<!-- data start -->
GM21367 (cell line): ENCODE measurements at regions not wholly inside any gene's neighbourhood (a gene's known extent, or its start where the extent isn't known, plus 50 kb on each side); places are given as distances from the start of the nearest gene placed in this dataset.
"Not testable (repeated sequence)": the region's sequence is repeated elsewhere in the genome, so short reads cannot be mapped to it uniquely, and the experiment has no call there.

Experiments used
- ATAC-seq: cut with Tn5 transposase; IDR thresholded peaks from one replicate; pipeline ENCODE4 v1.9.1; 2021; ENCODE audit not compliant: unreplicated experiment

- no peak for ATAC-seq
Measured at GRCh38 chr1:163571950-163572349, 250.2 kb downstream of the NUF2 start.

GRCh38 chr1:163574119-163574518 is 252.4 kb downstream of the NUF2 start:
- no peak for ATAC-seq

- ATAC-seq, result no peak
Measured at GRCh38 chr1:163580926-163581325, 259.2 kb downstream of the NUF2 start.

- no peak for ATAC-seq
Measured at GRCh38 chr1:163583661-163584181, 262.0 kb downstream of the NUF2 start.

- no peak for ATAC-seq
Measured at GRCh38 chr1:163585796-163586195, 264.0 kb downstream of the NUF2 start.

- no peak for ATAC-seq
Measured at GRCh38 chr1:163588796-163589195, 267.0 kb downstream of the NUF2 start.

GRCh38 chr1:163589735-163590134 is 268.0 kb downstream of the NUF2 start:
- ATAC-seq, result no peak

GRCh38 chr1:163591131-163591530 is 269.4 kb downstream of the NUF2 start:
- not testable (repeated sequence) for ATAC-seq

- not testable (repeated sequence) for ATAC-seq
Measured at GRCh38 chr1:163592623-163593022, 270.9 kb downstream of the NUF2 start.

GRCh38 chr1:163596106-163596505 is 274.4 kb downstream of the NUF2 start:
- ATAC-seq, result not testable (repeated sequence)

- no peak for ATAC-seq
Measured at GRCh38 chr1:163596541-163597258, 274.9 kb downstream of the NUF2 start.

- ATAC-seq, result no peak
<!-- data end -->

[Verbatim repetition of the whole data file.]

GM21367 (cell line): ENCODE measurements at regions not wholly inside any gene's neighbourhood (a gene's known extent, or its start where the extent isn't known, plus 50 kb on each side); places are given as distances from the start of the nearest gene placed in this dataset.
"Not testable (repeated sequence)": the region's sequence is repeated elsewhere in the genome, so short reads cannot be mapped to it uniquely, and the experiment has no call there.

Experiments used
- ATAC-seq: cut with Tn5 transposase; IDR thresholded peaks from one replicate; pipeline ENCODE4 v1.9.1; 2021; ENCODE audit not compliant: unreplicated experiment

- no peak for ATAC-seq
Measured at GRCh38 chr1:163571950-163572349, 250.2 kb downstream of the NUF2 start.

GRCh38 chr1:163574119-163574518 is 252.4 kb downstream of the NUF2 start:
- no peak for ATAC-seq

- ATAC-seq, result no peak
Measured at GRCh38 chr1:163580926-163581325, 259.2 kb downstream of the NUF2 start.

- no peak for ATAC-seq
Measured at GRCh38 chr1:163583661-163584181, 262.0 kb downstream of the NUF2 start.

- no peak for ATAC-seq
Measured at GRCh38 chr1:163585796-163586195, 264.0 kb downstream of the NUF2 start.

- no peak for ATAC-seq
Measured at GRCh38 chr1:163588796-163589195, 267.0 kb downstream of the NUF2 start.

GRCh38 chr1:163589735-163590134 is 268.0 kb downstream of the NUF2 start:
- ATAC-seq, result no peak

GRCh38 chr1:163591131-163591530 is 269.4 kb downstream of the NUF2 start:
- not testable (repeated sequence) for ATAC-seq

- not testable (repeated sequence) for ATAC-seq
Measured at GRCh38 chr1:163592623-163593022, 270.9 kb downstream of the NUF2 start.

GRCh38 chr1:163596106-163596505 is 274.4 kb downstream of the NUF2 start:
- ATAC-seq, result not testable (repeated sequence)

- no peak for ATAC-seq
Measured at GRCh38 chr1:163596541-163597258, 274.9 kb downstream of the NUF2 start.

- ATAC-seq, result no peak